Friday, June 18, 2021

Naught but ravening wolves: DORITA FAIRLIE BRUCE, The King's Curate (1930)

The best I could do for a cover pic

It is, perhaps, not easy to be haughty towards a man whom one has recently saved from a ravening mob.

This is perhaps a misleading opening for a review of a novel that hardly shows Dorita Fairlie Bruce in her most humorous form. But it’s peculiarly difficult to sum up The King’s Curate in any one quotation, and “ravening” is a darn good word (Bruce uses it at least one other time in the novel, from which scene I took this post’s title).

Dorita Fairlie Bruce is of course best known as one of the best-beloved authors of girls’ school stories, along with the likes of Elinor Brent-Dyer and Elsie Oxenham. The King’s Curate is the first of Bruce’s loose series of nine Colmskirk novels, only actually a series by virtue of being set in roughly the same area of Scotland over the course of several centuries. Later volumes occasionally echo earlier ones, and in those with contemporary settings (the five I discussed here back in 2015) there are a handful of cameo appearances by characters from one novel in another. All or most of the nine novels sort of straddle the line between adult fiction and girls’ stories, with some veering more toward one side and others veering the other.

The five “modern” Colmskirk novels are the most widely known today as a result of having been reprinted a few years ago by Girls Gone By. For whatever reason, GGB declined to reprint the four historical volumes from the series, and the first two, The King’s Curate (1930) and Mistress-Mariner (1932), have achieved an almost mythical status of being both unfindable and, for some readers anyway, unreadable. The first is certainly well-deserved, and I wouldn't be reading them myself if it weren't for my Fairy Godmother. They almost never come up for sale, and when they do it's for the price of a downpayment on a London flat. (Thank you FG as always!)

But is the latter judgment accurate? 

As I mentioned, the first four Colmskirk novels are all historical in subject matter, but these first two in particular are written in a self-consciously old-fashioned style. Though Curate was published in 1930, readers would do better to pretend they're reading a slightly less formal Sir Walter Scott or Emily Brontë, as that's the sort of style Bruce seems to have been aiming for. And probably more the former than the latter, as there is also a fair amount of Scots dialect.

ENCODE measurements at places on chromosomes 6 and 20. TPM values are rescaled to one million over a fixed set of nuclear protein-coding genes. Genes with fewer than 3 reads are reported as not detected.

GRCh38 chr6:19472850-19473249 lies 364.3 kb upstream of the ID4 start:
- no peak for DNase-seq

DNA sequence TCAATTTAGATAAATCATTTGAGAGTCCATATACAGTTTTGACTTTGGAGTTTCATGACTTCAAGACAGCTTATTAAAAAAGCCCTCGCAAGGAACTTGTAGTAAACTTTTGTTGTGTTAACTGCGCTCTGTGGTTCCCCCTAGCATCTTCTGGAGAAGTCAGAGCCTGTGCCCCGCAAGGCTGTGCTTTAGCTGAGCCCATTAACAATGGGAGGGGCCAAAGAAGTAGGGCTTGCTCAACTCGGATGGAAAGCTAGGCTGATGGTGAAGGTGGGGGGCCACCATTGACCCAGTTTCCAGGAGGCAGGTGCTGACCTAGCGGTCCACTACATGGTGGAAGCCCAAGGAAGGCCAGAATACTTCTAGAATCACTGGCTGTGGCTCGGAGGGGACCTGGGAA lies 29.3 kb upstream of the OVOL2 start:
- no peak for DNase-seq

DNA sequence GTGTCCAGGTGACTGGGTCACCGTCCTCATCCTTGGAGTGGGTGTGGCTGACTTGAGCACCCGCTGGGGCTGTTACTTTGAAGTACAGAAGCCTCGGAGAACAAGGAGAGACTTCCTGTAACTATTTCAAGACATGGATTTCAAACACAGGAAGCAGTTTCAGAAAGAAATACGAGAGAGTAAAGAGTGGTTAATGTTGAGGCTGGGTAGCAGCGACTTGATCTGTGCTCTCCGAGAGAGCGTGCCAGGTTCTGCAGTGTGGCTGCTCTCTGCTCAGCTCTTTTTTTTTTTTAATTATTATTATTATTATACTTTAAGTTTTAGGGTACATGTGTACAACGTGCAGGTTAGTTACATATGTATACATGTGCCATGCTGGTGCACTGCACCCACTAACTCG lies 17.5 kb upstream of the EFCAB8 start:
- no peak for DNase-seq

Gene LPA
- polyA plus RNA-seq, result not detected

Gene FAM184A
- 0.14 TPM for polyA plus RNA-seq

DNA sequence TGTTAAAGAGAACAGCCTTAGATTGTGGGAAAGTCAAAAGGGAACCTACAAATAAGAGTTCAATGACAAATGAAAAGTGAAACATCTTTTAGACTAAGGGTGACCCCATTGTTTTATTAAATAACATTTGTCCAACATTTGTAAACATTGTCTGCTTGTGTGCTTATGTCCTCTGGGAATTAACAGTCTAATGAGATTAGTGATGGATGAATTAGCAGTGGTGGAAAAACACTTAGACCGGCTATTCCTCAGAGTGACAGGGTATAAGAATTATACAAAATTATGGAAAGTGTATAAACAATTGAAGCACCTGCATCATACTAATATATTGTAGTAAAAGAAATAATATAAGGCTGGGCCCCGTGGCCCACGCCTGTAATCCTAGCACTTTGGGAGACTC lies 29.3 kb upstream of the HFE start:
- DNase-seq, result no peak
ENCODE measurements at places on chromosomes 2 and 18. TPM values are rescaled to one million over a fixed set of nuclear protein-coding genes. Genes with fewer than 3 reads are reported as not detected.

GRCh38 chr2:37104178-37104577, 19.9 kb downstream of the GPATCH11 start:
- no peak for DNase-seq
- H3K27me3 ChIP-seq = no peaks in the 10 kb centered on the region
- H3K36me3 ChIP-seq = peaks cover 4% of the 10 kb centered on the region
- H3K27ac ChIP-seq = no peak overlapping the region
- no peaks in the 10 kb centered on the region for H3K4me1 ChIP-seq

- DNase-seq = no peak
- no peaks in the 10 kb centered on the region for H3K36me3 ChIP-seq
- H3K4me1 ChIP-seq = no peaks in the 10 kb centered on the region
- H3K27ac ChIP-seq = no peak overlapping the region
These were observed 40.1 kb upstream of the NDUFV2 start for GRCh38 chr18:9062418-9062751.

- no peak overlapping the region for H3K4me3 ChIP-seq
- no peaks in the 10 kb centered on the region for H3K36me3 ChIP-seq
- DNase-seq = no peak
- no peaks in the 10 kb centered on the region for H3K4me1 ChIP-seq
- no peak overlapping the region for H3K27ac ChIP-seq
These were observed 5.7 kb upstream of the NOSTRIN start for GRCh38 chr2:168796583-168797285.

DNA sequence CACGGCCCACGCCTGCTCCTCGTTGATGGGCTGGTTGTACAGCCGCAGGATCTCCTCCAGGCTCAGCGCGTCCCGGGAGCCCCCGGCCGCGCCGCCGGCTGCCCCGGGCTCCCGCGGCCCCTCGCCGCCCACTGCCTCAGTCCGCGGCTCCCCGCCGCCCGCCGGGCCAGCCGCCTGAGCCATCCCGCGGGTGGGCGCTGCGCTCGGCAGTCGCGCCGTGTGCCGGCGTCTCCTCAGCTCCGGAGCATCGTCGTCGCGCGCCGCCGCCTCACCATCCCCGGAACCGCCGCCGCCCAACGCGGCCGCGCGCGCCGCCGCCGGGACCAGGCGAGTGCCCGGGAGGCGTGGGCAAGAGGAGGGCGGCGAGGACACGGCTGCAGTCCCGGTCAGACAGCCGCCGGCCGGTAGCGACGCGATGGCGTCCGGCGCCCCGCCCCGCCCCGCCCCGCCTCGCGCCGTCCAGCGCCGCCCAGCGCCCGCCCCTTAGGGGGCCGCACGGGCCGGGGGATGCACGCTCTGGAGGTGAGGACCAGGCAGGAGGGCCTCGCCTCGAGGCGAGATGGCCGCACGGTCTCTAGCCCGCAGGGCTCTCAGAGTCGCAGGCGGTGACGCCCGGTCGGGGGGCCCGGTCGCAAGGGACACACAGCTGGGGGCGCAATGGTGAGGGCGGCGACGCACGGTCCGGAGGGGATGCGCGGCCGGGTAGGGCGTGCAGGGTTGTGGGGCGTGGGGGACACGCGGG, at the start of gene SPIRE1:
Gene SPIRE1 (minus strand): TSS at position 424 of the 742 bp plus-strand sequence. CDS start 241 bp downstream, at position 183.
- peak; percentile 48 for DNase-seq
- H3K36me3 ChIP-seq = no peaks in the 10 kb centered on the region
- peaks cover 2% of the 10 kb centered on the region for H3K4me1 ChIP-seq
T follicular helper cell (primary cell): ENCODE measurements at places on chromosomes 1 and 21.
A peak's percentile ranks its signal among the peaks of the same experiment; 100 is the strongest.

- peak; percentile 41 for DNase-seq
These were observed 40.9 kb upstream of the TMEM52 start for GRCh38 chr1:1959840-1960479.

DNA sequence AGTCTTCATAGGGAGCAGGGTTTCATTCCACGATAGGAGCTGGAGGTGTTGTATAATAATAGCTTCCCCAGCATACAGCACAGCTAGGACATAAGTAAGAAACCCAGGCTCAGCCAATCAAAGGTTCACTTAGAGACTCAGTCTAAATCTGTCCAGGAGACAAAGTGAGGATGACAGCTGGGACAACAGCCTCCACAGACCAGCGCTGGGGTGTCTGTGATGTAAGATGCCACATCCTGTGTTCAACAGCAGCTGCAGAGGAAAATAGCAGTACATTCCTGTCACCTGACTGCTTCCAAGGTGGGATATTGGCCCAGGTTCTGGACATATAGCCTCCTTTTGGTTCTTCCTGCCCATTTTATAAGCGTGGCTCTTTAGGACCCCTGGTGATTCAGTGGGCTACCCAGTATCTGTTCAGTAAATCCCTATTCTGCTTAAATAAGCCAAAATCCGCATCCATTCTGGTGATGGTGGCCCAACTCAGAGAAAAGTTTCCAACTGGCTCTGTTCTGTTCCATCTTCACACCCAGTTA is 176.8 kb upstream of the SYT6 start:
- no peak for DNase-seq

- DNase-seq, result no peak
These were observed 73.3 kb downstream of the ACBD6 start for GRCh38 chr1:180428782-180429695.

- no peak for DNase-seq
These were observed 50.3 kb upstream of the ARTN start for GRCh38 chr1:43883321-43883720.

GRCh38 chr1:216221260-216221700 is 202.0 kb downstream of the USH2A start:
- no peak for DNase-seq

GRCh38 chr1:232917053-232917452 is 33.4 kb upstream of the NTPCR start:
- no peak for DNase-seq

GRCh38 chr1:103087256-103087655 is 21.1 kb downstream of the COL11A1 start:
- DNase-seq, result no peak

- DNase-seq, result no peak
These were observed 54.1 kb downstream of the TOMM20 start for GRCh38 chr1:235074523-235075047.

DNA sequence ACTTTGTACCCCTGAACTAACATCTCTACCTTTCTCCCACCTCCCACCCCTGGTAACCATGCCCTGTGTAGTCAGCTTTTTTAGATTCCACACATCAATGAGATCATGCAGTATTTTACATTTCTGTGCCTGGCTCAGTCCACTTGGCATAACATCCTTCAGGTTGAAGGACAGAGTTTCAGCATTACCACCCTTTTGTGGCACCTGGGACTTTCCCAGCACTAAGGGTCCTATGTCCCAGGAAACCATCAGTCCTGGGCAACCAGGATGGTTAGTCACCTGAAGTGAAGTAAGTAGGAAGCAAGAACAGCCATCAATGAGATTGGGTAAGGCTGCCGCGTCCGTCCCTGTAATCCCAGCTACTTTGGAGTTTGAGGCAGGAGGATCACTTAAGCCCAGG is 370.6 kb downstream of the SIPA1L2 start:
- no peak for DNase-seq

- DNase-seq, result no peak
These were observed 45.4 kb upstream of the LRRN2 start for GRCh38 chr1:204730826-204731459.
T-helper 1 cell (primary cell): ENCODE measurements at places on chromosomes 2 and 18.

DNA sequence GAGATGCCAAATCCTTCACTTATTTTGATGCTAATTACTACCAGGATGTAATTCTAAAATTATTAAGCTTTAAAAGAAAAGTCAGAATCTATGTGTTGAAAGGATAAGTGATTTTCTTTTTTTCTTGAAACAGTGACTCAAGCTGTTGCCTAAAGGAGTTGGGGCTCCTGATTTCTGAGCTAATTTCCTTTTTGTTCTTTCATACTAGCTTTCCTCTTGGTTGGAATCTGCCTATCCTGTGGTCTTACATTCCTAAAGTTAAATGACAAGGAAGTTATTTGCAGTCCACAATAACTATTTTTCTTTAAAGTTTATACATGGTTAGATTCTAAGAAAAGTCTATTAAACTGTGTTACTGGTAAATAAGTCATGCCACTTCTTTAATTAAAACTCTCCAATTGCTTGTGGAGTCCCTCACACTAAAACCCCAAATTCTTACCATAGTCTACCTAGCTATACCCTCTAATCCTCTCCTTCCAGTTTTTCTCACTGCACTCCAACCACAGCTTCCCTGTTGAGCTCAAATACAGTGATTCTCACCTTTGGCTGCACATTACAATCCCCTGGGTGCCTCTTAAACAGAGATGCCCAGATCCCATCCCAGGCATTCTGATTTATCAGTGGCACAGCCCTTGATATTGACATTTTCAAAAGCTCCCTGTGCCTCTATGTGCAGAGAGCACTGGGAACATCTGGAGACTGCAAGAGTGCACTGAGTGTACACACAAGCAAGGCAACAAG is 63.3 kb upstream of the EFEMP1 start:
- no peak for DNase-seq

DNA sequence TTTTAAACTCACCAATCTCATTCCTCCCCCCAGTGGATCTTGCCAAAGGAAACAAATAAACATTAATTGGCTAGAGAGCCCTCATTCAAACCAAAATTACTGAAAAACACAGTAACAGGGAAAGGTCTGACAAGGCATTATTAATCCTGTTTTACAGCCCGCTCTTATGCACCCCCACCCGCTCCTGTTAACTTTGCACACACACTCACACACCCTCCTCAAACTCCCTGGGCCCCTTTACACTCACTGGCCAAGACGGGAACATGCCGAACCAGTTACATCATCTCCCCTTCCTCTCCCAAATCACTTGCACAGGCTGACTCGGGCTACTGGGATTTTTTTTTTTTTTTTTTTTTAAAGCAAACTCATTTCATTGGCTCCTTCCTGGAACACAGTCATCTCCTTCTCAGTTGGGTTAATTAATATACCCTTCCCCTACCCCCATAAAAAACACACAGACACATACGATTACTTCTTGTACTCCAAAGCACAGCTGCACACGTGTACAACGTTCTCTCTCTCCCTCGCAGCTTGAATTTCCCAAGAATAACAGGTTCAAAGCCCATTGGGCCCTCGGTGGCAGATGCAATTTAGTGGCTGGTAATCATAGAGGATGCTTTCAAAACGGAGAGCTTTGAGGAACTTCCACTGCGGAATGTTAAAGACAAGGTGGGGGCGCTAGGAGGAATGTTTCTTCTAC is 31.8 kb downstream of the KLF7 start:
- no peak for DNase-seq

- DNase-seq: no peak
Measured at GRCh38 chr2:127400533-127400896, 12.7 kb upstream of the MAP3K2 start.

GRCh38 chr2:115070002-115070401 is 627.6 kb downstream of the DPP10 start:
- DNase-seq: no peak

But don’t change that dial just yet! Let me first note that, undoubtedly in common with at least some of you, I tend not to read historical fiction much, I tend to avoid dialect of any kind like the plague, and I tend to prefer literary stylistics that match the time in which they were written. Yet, despite those tendencies, I somehow fell immediately under the spell of The King's Curate and didn't want to stop reading. This is surely because, whatever her faults, Bruce is first and foremost a cracking good storyteller.

The King’s Curate is set in the years following the massive upheavals of the English Civil War (late mid-1600s, for those of you as vague on history as I was). A fascinating period, and one the ins-and-outs of which I readily confess I couldn’t possibly summarize. But one needn’t have studied one’s history books terribly well, as Bruce escorts you effortlessly into the thick of things. Patrick Mellish, who has been a Royalist soldier during the war, accepts a posting as curate in the parish of Kirkarlie in Ayrshire, a bittersweet return to the land of Braidheugh, the estate occupied by his family for hundreds of years but confiscated from him to be given to one of Oliver Cromwell’s cronies. The cronie is now deceased, but his daughter, the formidable Anne Carstairs, is carrying his torch as a passionate Covenanter and a force to be recognized in her primarily Covenanter community.